Deflation has been looming on the horizon like a dark cloud, but if you know how to deal with the effects of this condition, it doesn't have to rain on your portfolio. Deflation isn't falling prices. Just as inflation is the dollar becoming less valuable, deflation is the money becoming more valuable. [If We're Facing Deflation...]
The Federal Reserve is taking the prospect seriously, according to The New York Times. That's why after a two-day policy meeting, the Fed moved to reinvest proceeds from mortgage-backed securities into long-term U.S. Treasuries.
Just as inflation is caused by an increase in the money supply, deflation is caused by a decrease in the money supply, but this is not so cut and dry, says WiseBread. Falling prices are merely a symptom of deflation, not necessarily the hallmark of it.
The results of deflation are:
- Pain for anybody who has to come up with cash now to pay for things on which deals were made earlier: rent, cell phone, and so on. You can't take advantage of falling prices. [ETF Strategies to Cope with Deflation.]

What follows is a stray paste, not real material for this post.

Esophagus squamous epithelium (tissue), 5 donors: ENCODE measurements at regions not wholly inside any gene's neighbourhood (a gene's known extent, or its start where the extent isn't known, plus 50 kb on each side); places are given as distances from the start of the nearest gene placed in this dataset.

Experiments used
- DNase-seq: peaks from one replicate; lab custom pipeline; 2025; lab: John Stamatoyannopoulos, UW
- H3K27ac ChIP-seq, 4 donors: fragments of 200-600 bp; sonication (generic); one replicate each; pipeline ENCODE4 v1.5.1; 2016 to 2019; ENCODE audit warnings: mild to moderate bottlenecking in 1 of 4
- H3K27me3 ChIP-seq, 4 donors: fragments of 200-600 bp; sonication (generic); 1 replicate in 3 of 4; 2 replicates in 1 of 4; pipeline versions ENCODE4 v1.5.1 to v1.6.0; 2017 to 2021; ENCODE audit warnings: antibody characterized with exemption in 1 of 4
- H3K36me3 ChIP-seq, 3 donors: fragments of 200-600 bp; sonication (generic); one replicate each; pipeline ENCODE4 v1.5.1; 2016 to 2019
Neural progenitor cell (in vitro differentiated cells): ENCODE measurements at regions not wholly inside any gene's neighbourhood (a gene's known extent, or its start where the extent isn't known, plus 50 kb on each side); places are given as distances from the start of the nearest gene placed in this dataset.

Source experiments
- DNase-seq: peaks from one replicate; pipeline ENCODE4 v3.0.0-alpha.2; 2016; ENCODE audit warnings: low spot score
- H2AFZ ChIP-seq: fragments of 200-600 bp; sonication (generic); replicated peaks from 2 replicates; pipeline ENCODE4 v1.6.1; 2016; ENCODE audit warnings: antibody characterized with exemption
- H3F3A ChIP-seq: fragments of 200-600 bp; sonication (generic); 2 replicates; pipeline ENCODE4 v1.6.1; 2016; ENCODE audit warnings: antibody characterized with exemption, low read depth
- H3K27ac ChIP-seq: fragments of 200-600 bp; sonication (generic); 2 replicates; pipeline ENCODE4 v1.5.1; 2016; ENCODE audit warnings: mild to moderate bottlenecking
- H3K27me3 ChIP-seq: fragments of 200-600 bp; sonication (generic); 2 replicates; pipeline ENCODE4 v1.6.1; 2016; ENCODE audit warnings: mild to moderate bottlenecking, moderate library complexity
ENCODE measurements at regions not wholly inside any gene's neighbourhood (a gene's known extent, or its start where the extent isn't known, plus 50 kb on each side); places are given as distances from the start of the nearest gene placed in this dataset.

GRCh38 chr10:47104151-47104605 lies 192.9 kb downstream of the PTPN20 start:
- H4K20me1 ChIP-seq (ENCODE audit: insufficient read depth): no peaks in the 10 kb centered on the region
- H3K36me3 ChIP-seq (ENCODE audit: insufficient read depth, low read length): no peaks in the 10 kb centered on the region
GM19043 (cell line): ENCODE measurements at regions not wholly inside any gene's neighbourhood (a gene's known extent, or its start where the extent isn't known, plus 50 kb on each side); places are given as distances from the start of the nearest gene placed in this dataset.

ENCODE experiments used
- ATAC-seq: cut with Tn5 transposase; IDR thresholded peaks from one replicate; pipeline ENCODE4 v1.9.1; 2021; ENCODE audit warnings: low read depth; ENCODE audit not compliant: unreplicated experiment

- People who borrowed money at low, fixed rates. They now have to pay this debt with cash that's worth more and more, but they're not seeing the benefit.
WiseBread suggests a few things to cope: Reduce your fixed expenses, get rid of debt, delay purchases, and store some cash in your emergency fund.
Kevin Grewal for Daily Markets reports that another way to deal is through the use of interest-bearing and dividend-paying investments, which become more valuable when deflation is present. As credit markets tighten and consumer spending drops off, the possibility of deflation becomes more real. Be ready with a solid strategy and an idea of what ETFs you would like to incorporate into your portfolio, such as:
iShares Barclays 1-3 Year Treasury
WisdomTree Dividend Top 100
ProShares Short S&P 500
ProShares Short MSCI EAFE
For more stories about deflation, visit our deflation category. You can use the ETF Analyzer to find ETFs that will satisfy any of those needs by entering "dividend" into the search box, sorting by leveraged/inverse or selecting "fixed-income" from the drop-down menu.
Tisha Guerrero contributed to this article.
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